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Friday, 11 March 2011

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Off the main road:

A day in Naramwala

More than ten long years ago while I was an undergraduate at the University of Kelaniya a batch-mate from Hanguranketha asked me if I knew the taste of elixir from heaven (amurthaya was the word he used). When I shook my head to say no he said it is the combination of a banana, kurakkan thalapa, kitul treacle and curd. Having never got the opportunity to find out if this were true or not, until last Saturday I believed him, completely. But not anymore. Now I know amurthaya is...well...not the above combination.

As with most things in life this great discovery too comes by, accidently. A simple, mediocre trip to Giriulla turns into a memorable journey of thanksgiving, to a quaint temple called the Temple of Three ponds (Thunpokunu viharaya) an hours drive away from the Giriulla town, with four other pilgrims. Legend has it that a temple had been built here by King Mahasen 1700 years ago.


Ready for harvesting

An inscription on a slab of rock on the temple premises mentions the name of the temple as “Pashana Gumaka Vihara”. About 500 monks had been resident at the two storied temple building, and in the individual huts spread on a large area surrounding the temple. The daily meal had been brought to the temple on carts, and a wooden gong was sounded to summon the monks from their huts.

A platform of rock stretches from one end of the temple precincts to the other. Where the rock reaches a stop stands the Bo tree. Under the shade cast by the leaves sits Susima thero, propounding the virtues of worshipping the sacred Bo tree, to a dozen devotees seated on mats laid at his feet.The murmur of his voice and the chorus of the devotees mingle with the ‘sara sara’ sound of the Bo leaves.

The Nayaka thero, the chief incumbent of the temple stands at the entrance of the avasa geya, watching the group under the tree. The saffron robes of his disciple, Susima Thero stands out against the white attire of the devotees while the wind carries his strong, vibrant voice back to his mentor and guide the ‘Loku hamuduruwo’. ‘May the Gods accept the first plate of rice prepared with the first grains of the harvest by these devotees’ says Susima Thero.


Bo tree at the Thunpokuna Vihara

Unlike in big cities like Anuradhapura and Kandy, where the Harvest Festival, has been observed since time immemorial here in Naramwala a ‘festival’ to mark the consecration of rice is non existent. In the same way farmer Kithsiri offered a potion of his harvest to the gods last Saturday, every farmer comes on his own to the temple as and when his paddy is harvested to offer a share to the deities. According to the Chief Incumbent, Panditha thero, the Aluth Sahal Mangallaya here in the Wayamba province has two stages.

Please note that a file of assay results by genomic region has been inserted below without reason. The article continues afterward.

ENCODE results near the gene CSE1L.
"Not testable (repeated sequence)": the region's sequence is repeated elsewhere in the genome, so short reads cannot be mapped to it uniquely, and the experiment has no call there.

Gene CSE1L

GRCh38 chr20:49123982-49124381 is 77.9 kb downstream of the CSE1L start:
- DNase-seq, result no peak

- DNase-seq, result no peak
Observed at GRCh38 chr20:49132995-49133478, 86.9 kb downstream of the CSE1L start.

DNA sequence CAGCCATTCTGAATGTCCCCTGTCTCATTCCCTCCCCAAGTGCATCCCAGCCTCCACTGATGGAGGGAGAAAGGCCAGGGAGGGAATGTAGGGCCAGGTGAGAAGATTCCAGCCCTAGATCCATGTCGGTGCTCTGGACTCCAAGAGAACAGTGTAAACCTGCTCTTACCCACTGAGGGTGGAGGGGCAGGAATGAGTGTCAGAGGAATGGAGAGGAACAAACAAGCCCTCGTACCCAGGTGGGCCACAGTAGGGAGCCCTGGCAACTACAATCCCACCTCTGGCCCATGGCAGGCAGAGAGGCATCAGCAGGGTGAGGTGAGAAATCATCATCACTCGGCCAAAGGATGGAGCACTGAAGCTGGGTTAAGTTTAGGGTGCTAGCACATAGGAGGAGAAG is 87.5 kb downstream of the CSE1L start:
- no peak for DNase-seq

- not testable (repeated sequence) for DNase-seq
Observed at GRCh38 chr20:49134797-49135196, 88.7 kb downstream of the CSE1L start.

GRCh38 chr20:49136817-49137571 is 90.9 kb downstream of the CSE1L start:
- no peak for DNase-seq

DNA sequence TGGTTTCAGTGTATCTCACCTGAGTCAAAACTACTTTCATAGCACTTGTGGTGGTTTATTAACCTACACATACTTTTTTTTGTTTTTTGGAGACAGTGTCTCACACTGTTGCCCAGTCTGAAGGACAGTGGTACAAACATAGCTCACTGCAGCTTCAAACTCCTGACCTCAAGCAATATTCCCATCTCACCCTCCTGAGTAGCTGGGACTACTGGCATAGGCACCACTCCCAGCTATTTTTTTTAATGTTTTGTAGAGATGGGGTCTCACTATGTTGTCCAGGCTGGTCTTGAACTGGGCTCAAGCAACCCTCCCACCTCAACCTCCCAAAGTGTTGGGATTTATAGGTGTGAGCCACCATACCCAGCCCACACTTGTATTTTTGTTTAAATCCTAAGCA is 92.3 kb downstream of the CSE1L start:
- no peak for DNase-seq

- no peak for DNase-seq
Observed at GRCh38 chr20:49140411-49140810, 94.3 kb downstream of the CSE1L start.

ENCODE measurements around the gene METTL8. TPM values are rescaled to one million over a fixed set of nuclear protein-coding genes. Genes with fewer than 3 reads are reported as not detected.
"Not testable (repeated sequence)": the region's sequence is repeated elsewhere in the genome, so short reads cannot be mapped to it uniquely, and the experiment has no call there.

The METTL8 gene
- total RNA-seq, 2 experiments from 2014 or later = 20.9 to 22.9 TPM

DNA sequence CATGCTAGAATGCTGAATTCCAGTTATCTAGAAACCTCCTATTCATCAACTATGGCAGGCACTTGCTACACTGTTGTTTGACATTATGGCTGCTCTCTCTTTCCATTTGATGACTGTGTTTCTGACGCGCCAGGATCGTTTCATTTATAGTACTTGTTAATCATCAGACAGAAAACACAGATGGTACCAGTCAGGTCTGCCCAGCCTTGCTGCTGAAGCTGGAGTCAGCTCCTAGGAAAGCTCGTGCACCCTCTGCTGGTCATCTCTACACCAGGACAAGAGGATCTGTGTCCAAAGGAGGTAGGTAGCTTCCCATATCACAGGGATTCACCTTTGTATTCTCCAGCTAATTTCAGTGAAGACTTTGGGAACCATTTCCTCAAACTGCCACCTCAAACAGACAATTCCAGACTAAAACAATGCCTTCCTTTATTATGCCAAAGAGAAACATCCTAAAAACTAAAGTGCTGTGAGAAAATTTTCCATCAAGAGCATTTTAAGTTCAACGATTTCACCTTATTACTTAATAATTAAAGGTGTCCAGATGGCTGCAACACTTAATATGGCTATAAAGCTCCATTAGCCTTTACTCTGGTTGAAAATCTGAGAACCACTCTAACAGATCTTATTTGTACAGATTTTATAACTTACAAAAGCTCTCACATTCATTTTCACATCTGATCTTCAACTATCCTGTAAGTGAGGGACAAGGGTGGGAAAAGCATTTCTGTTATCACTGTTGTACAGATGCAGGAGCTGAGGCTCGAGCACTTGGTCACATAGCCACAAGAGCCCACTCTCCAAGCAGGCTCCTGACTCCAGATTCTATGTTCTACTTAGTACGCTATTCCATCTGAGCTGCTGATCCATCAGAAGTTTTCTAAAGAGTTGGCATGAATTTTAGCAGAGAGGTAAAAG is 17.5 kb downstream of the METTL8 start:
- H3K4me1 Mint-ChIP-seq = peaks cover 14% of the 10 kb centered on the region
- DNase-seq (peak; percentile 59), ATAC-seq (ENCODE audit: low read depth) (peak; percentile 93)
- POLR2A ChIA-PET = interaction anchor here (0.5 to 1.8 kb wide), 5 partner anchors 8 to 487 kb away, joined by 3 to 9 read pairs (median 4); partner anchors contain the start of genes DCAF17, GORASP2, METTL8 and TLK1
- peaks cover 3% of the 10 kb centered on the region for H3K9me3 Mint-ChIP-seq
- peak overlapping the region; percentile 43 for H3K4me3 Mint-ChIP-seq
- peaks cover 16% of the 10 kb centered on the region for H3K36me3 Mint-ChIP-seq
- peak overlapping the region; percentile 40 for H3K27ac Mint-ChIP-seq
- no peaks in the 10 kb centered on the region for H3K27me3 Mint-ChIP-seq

The first is the offering made to the Buddha and the deities when the grains of rice begin to ripen in the paddy fields. ‘The young grains are pounded to extract juice which is then mixed with cow’s milk. This preparation is called Kiri Payasaya’ explains Panditha Thero.

‘The next stage of the Aluth Sahal Mangallaya takes place after the paddy is harvested and pounded into rice. The rice is cooked adding coconut milk. The kiribath thus made, is offered to the deities.’

Dr Praneeth Abeysundera, Head, Department of Sociology and Anthropology, University of Sri Jayawardenepura says even though individual farmers too may offer the first fruits of their harvest to the gods, in agricultural societies this ritual is normally observed as a collective activity. ‘The ritual stems from the concept of collectivism. In cities like


A sea of golden grains

Anuradhapura, farmers come together and offer the first harvest to the Sri Maha Bodhi’. In other parts of the country the farmers of the entire village offer a part of the rice, first to the temple and then to the deities whom they believe safeguarded the paddy fields from the day the seeds were planted to the day the paddy was milled and turned into rice.

Back to Kithsiri, his wife, their children and relatives at the Thunpokuna temple. Not only have they brought Kiribath to offer to the deities, but rice and curry for Loku Hamuduruwo and Susima Hamuduruwo as well. When they see us they insist we too partake of the dane.

The meal of white rice, jak fruit curry, thalkola, and polsambol beats the most sumptuous buffet served in any five star hotel.

Now hold your breath. Here it comes. A blackened pot covered with a white cloth. Dip a spoon into its dark depths, take out a soft white bun, similar to the middle part of a plain hopper and place it on your plate. Pour the white gravy over it. Break off a piece, place it in your mouth...close your eyes...you are in heaven.

The name of this elixir? Kiri rotti!

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